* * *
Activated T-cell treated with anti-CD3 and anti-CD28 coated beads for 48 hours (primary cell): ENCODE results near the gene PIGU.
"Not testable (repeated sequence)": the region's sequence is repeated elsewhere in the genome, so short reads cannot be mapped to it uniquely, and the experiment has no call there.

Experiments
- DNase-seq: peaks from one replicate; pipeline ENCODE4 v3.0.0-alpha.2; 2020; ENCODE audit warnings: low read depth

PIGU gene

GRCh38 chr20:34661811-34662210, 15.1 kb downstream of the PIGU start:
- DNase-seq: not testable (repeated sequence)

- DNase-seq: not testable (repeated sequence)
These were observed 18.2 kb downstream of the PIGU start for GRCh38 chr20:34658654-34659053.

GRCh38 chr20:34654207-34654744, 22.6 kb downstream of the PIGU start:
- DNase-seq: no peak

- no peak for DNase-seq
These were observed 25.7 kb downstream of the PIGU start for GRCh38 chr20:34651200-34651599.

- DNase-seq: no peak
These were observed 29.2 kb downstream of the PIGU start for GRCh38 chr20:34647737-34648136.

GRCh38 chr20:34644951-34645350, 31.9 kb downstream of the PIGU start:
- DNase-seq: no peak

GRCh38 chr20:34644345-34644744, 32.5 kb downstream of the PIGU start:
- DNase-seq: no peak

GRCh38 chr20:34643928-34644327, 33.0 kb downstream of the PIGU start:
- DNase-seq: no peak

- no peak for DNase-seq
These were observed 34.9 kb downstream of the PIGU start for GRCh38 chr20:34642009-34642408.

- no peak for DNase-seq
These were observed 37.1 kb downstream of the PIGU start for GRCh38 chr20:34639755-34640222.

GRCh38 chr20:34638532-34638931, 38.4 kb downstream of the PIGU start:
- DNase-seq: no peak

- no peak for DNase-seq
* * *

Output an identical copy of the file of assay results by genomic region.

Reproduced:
Activated T-cell treated with anti-CD3 and anti-CD28 coated beads for 48 hours (primary cell): ENCODE results near the gene PIGU.
"Not testable (repeated sequence)": the region's sequence is repeated elsewhere in the genome, so short reads cannot be mapped to it uniquely, and the experiment has no call there.

Experiments
- DNase-seq: peaks from one replicate; pipeline ENCODE4 v3.0.0-alpha.2; 2020; ENCODE audit warnings: low read depth

PIGU gene

GRCh38 chr20:34661811-34662210, 15.1 kb downstream of the PIGU start:
- DNase-seq: not testable (repeated sequence)

- DNase-seq: not testable (repeated sequence)
These were observed 18.2 kb downstream of the PIGU start for GRCh38 chr20:34658654-34659053.

GRCh38 chr20:34654207-34654744, 22.6 kb downstream of the PIGU start:
- DNase-seq: no peak

- no peak for DNase-seq
These were observed 25.7 kb downstream of the PIGU start for GRCh38 chr20:34651200-34651599.

- DNase-seq: no peak
These were observed 29.2 kb downstream of the PIGU start for GRCh38 chr20:34647737-34648136.

GRCh38 chr20:34644951-34645350, 31.9 kb downstream of the PIGU start:
- DNase-seq: no peak

GRCh38 chr20:34644345-34644744, 32.5 kb downstream of the PIGU start:
- DNase-seq: no peak

GRCh38 chr20:34643928-34644327, 33.0 kb downstream of the PIGU start:
- DNase-seq: no peak

- no peak for DNase-seq
These were observed 34.9 kb downstream of the PIGU start for GRCh38 chr20:34642009-34642408.

- no peak for DNase-seq
These were observed 37.1 kb downstream of the PIGU start for GRCh38 chr20:34639755-34640222.

GRCh38 chr20:34638532-34638931, 38.4 kb downstream of the PIGU start:
- DNase-seq: no peak

- no peak for DNase-seq